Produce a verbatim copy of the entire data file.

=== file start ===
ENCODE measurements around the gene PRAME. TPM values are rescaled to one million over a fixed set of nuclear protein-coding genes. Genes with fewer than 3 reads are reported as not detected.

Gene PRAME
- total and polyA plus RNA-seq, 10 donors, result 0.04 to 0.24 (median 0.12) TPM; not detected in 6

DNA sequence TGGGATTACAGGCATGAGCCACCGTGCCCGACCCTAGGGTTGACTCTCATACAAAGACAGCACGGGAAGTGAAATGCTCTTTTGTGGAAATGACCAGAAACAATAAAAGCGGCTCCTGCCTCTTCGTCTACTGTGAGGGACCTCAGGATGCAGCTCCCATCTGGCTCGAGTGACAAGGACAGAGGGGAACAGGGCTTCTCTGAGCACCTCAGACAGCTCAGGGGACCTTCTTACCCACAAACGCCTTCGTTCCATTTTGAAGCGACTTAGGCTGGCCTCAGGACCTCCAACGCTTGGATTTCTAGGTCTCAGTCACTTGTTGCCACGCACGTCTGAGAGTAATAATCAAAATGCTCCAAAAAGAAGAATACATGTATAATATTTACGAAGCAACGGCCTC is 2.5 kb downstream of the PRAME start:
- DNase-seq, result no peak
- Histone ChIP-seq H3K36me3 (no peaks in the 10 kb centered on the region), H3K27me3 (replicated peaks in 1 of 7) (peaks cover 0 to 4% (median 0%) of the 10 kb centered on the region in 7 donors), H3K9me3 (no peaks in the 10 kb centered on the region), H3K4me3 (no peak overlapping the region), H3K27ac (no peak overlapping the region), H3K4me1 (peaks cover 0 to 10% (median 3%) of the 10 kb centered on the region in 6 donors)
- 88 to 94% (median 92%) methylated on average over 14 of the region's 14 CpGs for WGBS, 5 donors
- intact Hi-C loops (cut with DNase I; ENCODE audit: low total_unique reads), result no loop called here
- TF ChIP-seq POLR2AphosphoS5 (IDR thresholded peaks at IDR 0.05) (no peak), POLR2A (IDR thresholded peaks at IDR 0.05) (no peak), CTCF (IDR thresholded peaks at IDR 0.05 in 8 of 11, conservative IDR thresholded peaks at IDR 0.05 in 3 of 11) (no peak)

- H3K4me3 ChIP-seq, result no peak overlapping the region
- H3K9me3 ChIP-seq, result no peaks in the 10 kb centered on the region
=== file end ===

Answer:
ENCODE measurements around the gene PRAME. TPM values are rescaled to one million over a fixed set of nuclear protein-coding genes. Genes with fewer than 3 reads are reported as not detected.

Gene PRAME
- total and polyA plus RNA-seq, 10 donors, result 0.04 to 0.24 (median 0.12) TPM; not detected in 6

DNA sequence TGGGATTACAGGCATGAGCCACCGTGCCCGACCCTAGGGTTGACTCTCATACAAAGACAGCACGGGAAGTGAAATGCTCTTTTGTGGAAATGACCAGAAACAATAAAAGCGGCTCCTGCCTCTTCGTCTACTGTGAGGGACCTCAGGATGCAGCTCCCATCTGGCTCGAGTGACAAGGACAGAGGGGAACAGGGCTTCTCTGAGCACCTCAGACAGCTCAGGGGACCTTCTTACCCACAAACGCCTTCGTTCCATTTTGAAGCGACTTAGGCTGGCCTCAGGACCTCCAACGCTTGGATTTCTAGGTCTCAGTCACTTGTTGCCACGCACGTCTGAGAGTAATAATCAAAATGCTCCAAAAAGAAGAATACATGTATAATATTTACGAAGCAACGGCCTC is 2.5 kb downstream of the PRAME start:
- DNase-seq, result no peak
- Histone ChIP-seq H3K36me3 (no peaks in the 10 kb centered on the region), H3K27me3 (replicated peaks in 1 of 7) (peaks cover 0 to 4% (median 0%) of the 10 kb centered on the region in 7 donors), H3K9me3 (no peaks in the 10 kb centered on the region), H3K4me3 (no peak overlapping the region), H3K27ac (no peak overlapping the region), H3K4me1 (peaks cover 0 to 10% (median 3%) of the 10 kb centered on the region in 6 donors)
- 88 to 94% (median 92%) methylated on average over 14 of the region's 14 CpGs for WGBS, 5 donors
- intact Hi-C loops (cut with DNase I; ENCODE audit: low total_unique reads), result no loop called here
- TF ChIP-seq POLR2AphosphoS5 (IDR thresholded peaks at IDR 0.05) (no peak), POLR2A (IDR thresholded peaks at IDR 0.05) (no peak), CTCF (IDR thresholded peaks at IDR 0.05 in 8 of 11, conservative IDR thresholded peaks at IDR 0.05 in 3 of 11) (no peak)

- H3K4me3 ChIP-seq, result no peak overlapping the region
- H3K9me3 ChIP-seq, result no peaks in the 10 kb centered on the region